Name McChange Name McChange - 1 month ago 4
Python Question

Give a class its own `self` at instantiation time?

I've got a button class that you can instantiate like so:

engine.createElement((0, 0), Button(code=print, args=("Stuff!",)))

And when it is clicked it will print "Stuff!". However, I need the button to destroy itself whenever it is clicked. Something like this:

engine.createElement((0, 0), Button(code=engine.killElement, args=(self,)))

However, that would just kill the caller, because self refers to the caller at that moment. What I need to do is give the class its own 'self' in advance...

I thought of just making the string
refer to the
variable upon click, but what if I wanted to use the string
in the arguments?

What is the way to do this? Is my architecture all wrong or something?


This is impossible in general.

However, if you're creating the Button class, you can pass a special sentinel value that means "yourself". For example:

class Button(object):
    yourself = 'yourself'
    def __init__(self, code, args):
        self.code = code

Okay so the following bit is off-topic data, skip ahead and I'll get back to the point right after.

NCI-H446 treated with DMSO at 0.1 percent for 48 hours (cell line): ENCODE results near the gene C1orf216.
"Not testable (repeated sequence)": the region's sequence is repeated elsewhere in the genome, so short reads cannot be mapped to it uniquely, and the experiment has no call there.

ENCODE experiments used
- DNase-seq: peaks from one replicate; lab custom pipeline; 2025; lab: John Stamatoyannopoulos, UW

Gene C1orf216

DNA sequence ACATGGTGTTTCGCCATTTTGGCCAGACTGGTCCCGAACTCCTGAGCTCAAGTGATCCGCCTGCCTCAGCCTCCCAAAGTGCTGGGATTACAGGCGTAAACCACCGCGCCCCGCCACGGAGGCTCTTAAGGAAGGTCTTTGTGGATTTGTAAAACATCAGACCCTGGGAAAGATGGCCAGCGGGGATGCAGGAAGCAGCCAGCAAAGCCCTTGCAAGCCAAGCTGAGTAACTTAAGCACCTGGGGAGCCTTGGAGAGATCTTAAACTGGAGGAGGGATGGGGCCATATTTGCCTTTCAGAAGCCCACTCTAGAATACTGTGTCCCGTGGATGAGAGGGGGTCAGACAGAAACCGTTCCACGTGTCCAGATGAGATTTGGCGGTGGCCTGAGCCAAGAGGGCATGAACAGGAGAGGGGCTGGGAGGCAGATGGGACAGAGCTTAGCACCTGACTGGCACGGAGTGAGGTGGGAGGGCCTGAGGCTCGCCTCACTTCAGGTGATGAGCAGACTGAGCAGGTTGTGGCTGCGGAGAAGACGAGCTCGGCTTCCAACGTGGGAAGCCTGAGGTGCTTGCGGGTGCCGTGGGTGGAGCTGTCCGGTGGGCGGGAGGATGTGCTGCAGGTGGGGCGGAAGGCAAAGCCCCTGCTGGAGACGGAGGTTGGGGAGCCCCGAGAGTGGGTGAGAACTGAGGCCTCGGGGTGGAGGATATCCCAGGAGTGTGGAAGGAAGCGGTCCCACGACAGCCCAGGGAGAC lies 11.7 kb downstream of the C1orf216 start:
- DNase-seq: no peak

self.args = [self if arg is yourself else arg for arg in args]


engine.createElement((0, 0), Button(code=engine.killElement, args=(Button.yourself,)))

Picking an appropriate sentinel can be tricky—obvious choices like None, 0, or '' may be legitimate values, and even tricky things you come up with may turn out to be useful arguments during debugging. Making yourself a class variable, or a global within the module, means that if you ever do need to redefine the sentinel, you only need to change it in one place, instead of everywhere you use it.

See for a brief discussion on picking an appropriate sentinel value. There's another blog out there with more information, but I haven't found it in a quick search… Anyway, here are some quick ideas:

  1. None is always the best answer if it works.
  2. Define an empty class to be the sentinel. Either the class object, or any instance of the class object, can be used.
  3. Create a global instance of the object class (object()).
  4. Define an empty function and use it (or its func_code or whatever).
  5. Ellipsis (or type(Ellipsis), which is a type named ellipsis, but that name isn't accessible) is almost always safe, because it's only used in __getitem__ and friends (and possibly in defining slice objects to pass to them).
  6. If there's a type that could not possibly be a valid value, and you've already got instances around, use one of those—e.g., the func_code member of the __init__ function.